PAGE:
EDP Sciences
Free Access
Issue
A&A
Volume 545, September 2012
Article Number A79
Number of page(s) 19
Section Numerical methods and codes
DOI https://doi.org/10.1051/0004-6361/201219074
Published online 11 September 2012

© ESO, 2012

1. Introduction

The search for extrasolar planets – places where one day humankind might find other forms of life in the Universe – has been a subject of scientific investigation since the nineteenth century, but only became successful in 1992 with the first confirmed discovery of an exoplanet orbiting the pulsar PSR B1257+12 (Wolszczan & Frail 1992). Still, because it is situated in an environment hostile to life as we know it, this case has been of less relevance to the public than the first detection of a Sun-like planet-host star, 51 Pegasi (Mayor & Queloz 1995). Since that time, more than 700 extrasolar planet candidates have been unveiled in more than 500 systems, more than 90 of which show signs of multiplicity (Schneider 2012).

Closely related to the detection of extrasolar planets is the characterisation of their orbits. Both these tasks now profit from the existence of a variety of observational techniques, which we briefly sketch in the following. Comprehensive reviews can be found in Perryman (2000) and Deeg et al. (2007).

Direct observational methods refer to the imaging of exoplanets (e.g. Levine et al. 2009), which reflect the light of their host stars but also emit their own thermal radiation. To overcome the major obstacle of the high brightness contrast between planet and star, techniques such as coronagraphy (Lyot 1932; Levine et al. 2009), angular differential imaging (Marois et al. 2006; Vigan et al. 2010), spectral differential imaging (Smith 1987; Vigan et al. 2010), and polarimetric differential imaging (Kuhn et al. 2001; Adamson et al. 2005) have been invented. Still, imaging has only revealed few detections and orbit determinations so far.

The most productive methods in terms of the number of detected and characterised exoplanets are of an indirect nature, observing the effects of the planet on other objects or their radiation.

Of these, transit photometry (e.g. Charbonneau et al. 2000; Seager 2008) is noteworthy because it has helped uncover more than 200 exoplanet candidates, plus over 2000 still unconfirmed candidates from the Kepler space mission (Koch et al. 2010): small decreases in the apparent visual brightness of a star during the primary or secondary eclipse point to the existence of a transiting companion. These data allow one to determine the planet’s radius and orbital inclination and may also yield information on the planet’s own radiation.

Timing methods include measurements of transit timing variations (TTV) and transit duration variations (TDV) (e.g. Holman & Murray 2005; Nascimbeni et al. 2011) of either binaries or stars known to harbour a transiting planet. The method used in the first exoplanet detection (Wolszczan & Frail 1992) is pulsar timing, which relies on slight anomalies in the exact timing of the radio emission of a pulsar and is sensitive to planets in the Earth-mass regime.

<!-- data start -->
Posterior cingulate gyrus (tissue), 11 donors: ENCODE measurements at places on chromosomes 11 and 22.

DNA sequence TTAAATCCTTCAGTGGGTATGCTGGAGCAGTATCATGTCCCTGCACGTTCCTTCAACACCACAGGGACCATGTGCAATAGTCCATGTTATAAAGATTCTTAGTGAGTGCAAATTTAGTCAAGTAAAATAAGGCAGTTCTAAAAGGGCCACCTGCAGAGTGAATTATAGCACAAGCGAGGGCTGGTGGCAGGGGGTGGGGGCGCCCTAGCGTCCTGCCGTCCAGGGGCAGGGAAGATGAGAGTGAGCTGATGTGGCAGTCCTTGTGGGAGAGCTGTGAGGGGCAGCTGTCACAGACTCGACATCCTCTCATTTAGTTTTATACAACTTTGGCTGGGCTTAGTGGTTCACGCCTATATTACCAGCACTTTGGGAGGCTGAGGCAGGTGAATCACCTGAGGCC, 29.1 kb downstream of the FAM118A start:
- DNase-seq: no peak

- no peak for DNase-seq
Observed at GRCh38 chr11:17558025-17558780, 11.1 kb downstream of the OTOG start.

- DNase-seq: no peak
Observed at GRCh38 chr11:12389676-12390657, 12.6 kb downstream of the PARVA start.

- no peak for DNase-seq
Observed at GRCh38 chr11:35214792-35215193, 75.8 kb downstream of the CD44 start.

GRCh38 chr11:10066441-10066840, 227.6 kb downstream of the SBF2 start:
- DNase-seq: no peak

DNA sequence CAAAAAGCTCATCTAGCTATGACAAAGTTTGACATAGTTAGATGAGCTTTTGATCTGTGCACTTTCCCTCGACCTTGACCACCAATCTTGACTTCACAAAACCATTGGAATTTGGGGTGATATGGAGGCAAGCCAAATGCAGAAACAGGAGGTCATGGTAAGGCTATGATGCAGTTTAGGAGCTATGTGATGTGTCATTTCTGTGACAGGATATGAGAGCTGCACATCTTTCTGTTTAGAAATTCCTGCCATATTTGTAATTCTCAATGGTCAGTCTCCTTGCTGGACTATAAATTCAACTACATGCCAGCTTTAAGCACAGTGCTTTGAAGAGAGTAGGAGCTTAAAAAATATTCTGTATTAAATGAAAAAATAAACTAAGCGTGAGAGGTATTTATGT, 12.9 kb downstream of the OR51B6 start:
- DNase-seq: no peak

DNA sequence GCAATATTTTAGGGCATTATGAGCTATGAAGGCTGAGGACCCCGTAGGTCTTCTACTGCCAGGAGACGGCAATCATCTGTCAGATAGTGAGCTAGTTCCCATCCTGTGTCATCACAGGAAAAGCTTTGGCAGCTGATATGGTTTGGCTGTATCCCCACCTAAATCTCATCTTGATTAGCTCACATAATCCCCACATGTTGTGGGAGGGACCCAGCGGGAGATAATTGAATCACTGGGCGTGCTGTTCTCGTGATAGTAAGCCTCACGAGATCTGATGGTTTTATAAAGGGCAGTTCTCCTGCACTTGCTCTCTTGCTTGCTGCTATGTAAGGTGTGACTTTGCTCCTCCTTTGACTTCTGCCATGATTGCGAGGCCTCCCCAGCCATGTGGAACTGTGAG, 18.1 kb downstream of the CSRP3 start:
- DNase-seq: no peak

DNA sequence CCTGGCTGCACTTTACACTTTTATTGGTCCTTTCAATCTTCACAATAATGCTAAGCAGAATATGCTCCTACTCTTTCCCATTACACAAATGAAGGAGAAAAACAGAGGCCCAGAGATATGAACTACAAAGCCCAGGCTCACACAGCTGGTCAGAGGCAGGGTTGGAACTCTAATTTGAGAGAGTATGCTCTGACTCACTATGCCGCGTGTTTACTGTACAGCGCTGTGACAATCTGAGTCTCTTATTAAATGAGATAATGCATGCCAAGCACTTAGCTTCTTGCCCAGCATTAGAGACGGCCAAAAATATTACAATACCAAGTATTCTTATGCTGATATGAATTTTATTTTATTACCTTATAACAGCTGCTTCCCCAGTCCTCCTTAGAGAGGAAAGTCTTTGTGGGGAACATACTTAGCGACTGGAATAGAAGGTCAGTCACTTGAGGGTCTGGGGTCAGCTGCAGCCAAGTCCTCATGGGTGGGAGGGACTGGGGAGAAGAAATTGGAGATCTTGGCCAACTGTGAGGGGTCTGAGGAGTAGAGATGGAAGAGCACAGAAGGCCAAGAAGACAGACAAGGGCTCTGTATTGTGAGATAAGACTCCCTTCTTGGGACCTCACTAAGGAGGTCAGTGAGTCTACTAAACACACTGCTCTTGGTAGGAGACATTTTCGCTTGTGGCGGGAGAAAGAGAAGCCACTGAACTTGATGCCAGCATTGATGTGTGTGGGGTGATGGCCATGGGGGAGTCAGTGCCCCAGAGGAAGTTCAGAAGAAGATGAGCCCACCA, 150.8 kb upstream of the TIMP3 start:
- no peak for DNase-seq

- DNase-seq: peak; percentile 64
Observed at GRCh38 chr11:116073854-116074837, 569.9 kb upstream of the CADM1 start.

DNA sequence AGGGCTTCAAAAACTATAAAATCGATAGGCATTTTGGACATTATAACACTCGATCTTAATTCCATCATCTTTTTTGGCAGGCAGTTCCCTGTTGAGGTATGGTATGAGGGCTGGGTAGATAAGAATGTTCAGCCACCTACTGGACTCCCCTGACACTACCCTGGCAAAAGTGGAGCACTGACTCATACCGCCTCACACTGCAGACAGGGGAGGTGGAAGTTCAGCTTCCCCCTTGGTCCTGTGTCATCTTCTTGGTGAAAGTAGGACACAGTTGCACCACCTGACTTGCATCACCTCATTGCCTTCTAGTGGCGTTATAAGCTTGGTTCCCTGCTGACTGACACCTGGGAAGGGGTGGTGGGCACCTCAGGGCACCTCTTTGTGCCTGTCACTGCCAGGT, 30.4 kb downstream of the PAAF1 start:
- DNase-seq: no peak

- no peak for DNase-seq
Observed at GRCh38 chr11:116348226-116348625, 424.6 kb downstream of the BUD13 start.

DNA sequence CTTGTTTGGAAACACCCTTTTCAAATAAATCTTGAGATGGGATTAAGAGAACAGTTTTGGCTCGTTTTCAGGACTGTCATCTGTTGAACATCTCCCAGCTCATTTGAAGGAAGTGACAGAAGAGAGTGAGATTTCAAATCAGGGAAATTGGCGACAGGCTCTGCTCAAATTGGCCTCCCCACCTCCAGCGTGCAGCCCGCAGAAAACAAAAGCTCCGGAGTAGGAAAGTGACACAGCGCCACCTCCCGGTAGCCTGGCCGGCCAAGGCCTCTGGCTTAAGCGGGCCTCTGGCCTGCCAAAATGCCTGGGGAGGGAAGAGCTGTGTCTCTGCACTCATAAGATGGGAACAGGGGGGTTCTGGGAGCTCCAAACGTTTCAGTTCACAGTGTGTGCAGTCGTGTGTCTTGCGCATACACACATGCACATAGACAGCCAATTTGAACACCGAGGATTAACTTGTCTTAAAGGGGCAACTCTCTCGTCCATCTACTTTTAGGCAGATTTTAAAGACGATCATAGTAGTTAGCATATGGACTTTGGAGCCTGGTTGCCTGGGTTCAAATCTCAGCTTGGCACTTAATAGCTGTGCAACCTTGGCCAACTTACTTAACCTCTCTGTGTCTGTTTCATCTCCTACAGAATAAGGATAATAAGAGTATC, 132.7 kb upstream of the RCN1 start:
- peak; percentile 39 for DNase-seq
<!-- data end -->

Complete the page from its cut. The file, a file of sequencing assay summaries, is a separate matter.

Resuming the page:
Microlensing (Mao & Paczynski 1991; Gould 2009), which accounted for about 15 exoplanet candidates, uses the relativistic curvature of spacetime due to the masses of both a lens star and its potential companion, with the latter causing a change in the apparent magnification and thus the observed brightness of a background source.

Perhaps the most well-known technique, and one of those on which this article is based, is known as Doppler spectroscopy or radial-velocity (RV) measurements (e.g. Mayor & Queloz 1995; Lovis & Fischer 2010). With more than 500 exoplanet candidates, it has been most successful in detecting new exoplanets and determining their orbits to date. From a set of high-resolution spectra of the target star, a time series of the line-of-sight velocity component of the star is deduced. These data allow one to determine the orbit in terms of its geometry and kinematics in the orbital plane as well as the minimum planet mass mp,min ≈ mpsini. To derive the actual planet mass mp, the inclination i of the orbit plane with respect to the sky plane needs to be derived with a different method, e.g. astrometry. The RV technique is distance-independent by principle, but signal-to-noise requirements do pose constraints on the maximum distance to a star. Stellar variability sometimes makes this approach difficult because it alters the line shapes and thus mimicks RV variations. The signal in stellar RVs caused by a planet in a circular orbit has a semi-amplitude of approximately (1)where mp,m,i,G, and arel are the masses of planet and host star, the orbital inclination, Newton’s gravitational constant, and the semi-major axis of the planet’s orbit relative to the star, respectively. This approximation holds for mp ≪ m, which is true in most cases. It should be noted that the sensitivity of the RV method decreases towards less inclined (more face-on) orbits, which is an example for the selection effects inherent to any planet-detection method.